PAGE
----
May 2008
Volume 49, Issue 13
Free
ARVO Annual Meeting Abstract  |   May 2008
Analysis of High-Order Aberrations in Low-Cost Photorefraction
Author Affiliations & Notes
  • Y.-L. Chen
    Center for Laser Applications, Univ of Tennessee Space Inst, Tullahoma, Tennessee
  • L. Shi
    Center for Laser Applications, Univ of Tennessee Space Inst, Tullahoma, Tennessee
  • B. Tan
    Center for Laser Applications, Univ of Tennessee Space Inst, Tullahoma, Tennessee
  • J. W. L. Lewis
    Center for Laser Applications, Univ of Tennessee Space Inst, Tullahoma, Tennessee
  • M. Wang
    Wang Vision Institute, Nashville, Tennessee
  • Footnotes
    Commercial Relationships  Y. Chen, None; L. Shi, None; B. Tan, None; J.W.L. Lewis, E-Vision Tech. Inc., P; M. Wang, E-Vision Tech. Inc., P.
  • Footnotes
    Support  None.
Investigative Ophthalmology & Visual Science May 2008, Vol.49, 983. doi:https://doi.org/
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    • Get Citation

      Y.-L. Chen, L. Shi, B. Tan, J. W. L. Lewis, M. Wang; Analysis of High-Order Aberrations in Low-Cost Photorefraction. Invest. Ophthalmol. Vis. Sci. 2008;49(13):983. doi: https://doi.org/.

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      © ARVO (1962-2015); The Authors (2016-present)

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Abstract

Purpose: : To demonstrate the detection and quantitative analysis of high-order ocular aberrations using photorefraction.Background: Photorefraction (PR) is a viable large-scale screening technique that has been used primarily to measure refractive errors and ocular alignment in small children. However, the PR reflex carries double-pass wavefront information including aberrations from diffraction and scattering.

Methods: : The near-infrared, multi-meridian-eccentricity, adaptive PR technique (APR) is employed to image eyes with normal and abnormal degrees of high-order (HO) aberrations including keratoconus (KC) and ectasia. Pupil areas in APR images are located and rotated to the corresponding detection meridian. Excluding the first Purkinje reflection, the pupil images are then rescaled to their maximum and minimum intensity and are decomposed into Zernike components up to the 6th order. Percentage contribution from each order is calculated, and the results are classified into normal and abnormal groups.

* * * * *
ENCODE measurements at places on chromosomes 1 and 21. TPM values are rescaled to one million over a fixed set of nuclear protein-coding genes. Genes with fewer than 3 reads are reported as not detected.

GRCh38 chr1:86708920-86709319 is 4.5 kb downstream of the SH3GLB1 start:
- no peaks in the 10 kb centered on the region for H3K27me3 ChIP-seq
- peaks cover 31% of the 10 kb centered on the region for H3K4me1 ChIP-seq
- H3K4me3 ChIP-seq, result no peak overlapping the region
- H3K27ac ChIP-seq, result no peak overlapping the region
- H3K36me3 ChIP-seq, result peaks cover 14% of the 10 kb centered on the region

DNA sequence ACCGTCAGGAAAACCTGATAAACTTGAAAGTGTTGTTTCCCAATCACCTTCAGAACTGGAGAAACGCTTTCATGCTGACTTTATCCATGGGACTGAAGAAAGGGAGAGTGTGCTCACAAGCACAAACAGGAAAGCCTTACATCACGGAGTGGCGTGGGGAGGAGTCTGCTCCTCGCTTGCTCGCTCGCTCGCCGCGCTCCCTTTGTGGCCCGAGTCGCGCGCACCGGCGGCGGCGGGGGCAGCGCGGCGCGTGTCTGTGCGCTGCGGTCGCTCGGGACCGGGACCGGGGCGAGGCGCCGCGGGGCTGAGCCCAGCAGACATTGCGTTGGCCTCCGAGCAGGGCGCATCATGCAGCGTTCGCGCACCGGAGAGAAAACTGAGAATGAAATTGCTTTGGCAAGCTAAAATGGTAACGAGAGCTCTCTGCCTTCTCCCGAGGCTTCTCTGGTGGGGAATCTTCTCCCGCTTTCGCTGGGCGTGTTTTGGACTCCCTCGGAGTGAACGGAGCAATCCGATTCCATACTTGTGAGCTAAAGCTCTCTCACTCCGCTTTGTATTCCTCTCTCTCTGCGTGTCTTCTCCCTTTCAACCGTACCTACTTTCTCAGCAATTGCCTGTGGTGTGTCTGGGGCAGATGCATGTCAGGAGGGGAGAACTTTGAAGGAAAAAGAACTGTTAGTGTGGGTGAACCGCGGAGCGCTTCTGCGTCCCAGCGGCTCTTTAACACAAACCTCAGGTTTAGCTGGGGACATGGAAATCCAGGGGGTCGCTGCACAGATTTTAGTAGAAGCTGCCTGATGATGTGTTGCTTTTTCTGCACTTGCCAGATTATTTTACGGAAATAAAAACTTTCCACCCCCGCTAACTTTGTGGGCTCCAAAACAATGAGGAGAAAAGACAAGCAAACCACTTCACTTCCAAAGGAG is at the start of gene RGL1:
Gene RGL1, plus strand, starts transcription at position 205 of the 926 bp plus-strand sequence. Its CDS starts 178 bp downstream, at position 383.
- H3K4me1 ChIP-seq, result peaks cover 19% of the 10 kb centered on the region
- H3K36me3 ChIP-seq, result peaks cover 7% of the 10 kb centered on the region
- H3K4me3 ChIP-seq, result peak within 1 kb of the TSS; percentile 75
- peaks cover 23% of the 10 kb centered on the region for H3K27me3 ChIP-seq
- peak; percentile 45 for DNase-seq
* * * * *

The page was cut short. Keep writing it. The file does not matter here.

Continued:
Results: : The images of each group of patients show distinguishable characteristic patterns in. Fig.1 shows the analysis result. The spherical refraction gives the major contribution to the P1+1 coefficient. The sign of this coefficient indicates convergent and divergent refraction. P1-1 coefficient is the indication of cylindrical refraction. Significant levels of higher order contribution are observed in keratoconus patients (shown in table and figure). The major problem of false negatives are attributed to small pupil size (KC #18) and a high level of refraction (KC #17; -17 diopter). Gaze angle does not seem to influence the result.

Keywords: imaging/image analysis: clinical • aberrations • detection 
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